“I have been in trouble with the police in the past when I was a teenager, but I’m not violent. This room was an answer to my prayers and again I implore you to reconsider.  I’m an amiable guy and the other housemates would get on with me.  I wouldn’t often be there as my work can sometimes take me quite far afield – Bognor Regis, for example.”

Chequered Flag

Chequered Flag

Final red flag (or perhaps I should call it the chequered flag): begging for a room once your short and previous history has been uncovered is simply undignified.  Also, Bognor Regis is quite commutable from our town, but when you’ve been banged up in HMP Lewes for a while I suppose it could feel quite far afield.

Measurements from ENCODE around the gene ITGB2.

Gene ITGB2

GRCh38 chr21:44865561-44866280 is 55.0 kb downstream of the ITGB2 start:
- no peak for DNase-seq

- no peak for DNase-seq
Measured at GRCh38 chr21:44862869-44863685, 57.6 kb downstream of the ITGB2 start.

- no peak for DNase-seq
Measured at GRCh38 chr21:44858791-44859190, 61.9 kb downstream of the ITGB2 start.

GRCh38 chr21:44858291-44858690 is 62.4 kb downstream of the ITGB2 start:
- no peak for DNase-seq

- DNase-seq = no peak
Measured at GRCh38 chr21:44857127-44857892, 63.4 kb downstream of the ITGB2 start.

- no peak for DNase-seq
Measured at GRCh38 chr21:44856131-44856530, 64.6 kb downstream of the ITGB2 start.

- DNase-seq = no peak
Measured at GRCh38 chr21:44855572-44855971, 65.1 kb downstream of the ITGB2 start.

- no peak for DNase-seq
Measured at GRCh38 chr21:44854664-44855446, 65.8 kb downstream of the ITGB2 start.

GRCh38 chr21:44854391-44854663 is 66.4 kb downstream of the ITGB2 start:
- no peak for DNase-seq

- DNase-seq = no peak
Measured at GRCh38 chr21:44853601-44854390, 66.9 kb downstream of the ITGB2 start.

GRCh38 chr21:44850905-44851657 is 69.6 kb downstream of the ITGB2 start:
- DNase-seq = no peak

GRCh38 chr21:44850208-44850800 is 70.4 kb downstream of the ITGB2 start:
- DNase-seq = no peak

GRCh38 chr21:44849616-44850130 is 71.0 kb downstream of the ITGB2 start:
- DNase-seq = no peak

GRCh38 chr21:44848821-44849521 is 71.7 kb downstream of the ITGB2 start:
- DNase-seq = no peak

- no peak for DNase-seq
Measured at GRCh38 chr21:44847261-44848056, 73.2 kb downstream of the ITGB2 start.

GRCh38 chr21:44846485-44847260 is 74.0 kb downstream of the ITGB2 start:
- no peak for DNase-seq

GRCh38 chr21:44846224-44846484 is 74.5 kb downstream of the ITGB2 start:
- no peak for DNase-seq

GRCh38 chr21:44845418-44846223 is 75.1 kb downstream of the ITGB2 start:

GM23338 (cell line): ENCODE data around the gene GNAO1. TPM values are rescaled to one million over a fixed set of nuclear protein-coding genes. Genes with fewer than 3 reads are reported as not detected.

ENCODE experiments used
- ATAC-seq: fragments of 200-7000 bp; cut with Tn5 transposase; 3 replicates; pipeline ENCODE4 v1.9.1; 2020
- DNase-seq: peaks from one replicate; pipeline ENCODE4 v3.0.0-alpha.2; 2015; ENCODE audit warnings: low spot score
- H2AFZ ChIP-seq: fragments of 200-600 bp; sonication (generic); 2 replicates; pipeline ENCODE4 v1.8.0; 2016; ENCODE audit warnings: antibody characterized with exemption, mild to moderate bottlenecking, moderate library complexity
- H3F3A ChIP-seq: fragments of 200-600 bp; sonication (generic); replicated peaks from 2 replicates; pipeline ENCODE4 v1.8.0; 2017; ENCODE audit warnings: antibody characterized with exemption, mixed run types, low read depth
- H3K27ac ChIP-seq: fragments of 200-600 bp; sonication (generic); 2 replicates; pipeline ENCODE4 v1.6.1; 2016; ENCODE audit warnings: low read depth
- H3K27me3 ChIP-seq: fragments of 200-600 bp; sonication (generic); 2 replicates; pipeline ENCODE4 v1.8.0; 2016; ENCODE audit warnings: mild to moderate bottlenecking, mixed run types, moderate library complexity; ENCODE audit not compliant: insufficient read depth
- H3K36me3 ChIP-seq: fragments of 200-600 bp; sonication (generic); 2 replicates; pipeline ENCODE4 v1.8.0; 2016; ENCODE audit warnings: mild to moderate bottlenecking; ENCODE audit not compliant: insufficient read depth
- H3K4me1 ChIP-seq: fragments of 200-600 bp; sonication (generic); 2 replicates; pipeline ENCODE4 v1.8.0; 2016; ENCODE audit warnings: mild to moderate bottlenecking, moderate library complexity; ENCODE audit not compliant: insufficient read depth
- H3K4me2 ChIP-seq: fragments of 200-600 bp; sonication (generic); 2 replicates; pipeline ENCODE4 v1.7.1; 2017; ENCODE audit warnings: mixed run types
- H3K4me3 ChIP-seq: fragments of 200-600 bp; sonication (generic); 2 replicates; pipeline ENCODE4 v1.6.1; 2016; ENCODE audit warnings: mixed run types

Note: This is NOT a blog post intended to be biased against offenders, but with data protection preventing landlords from knowing about previous convictions, they are putting the other HMO tenants and the landlords and managers at risk.  Offenders straight out of prison should seek temporary accommodation via Supported Housing or the YMCA to build up tenant references, credibility and allow enough time for the police to forget their name.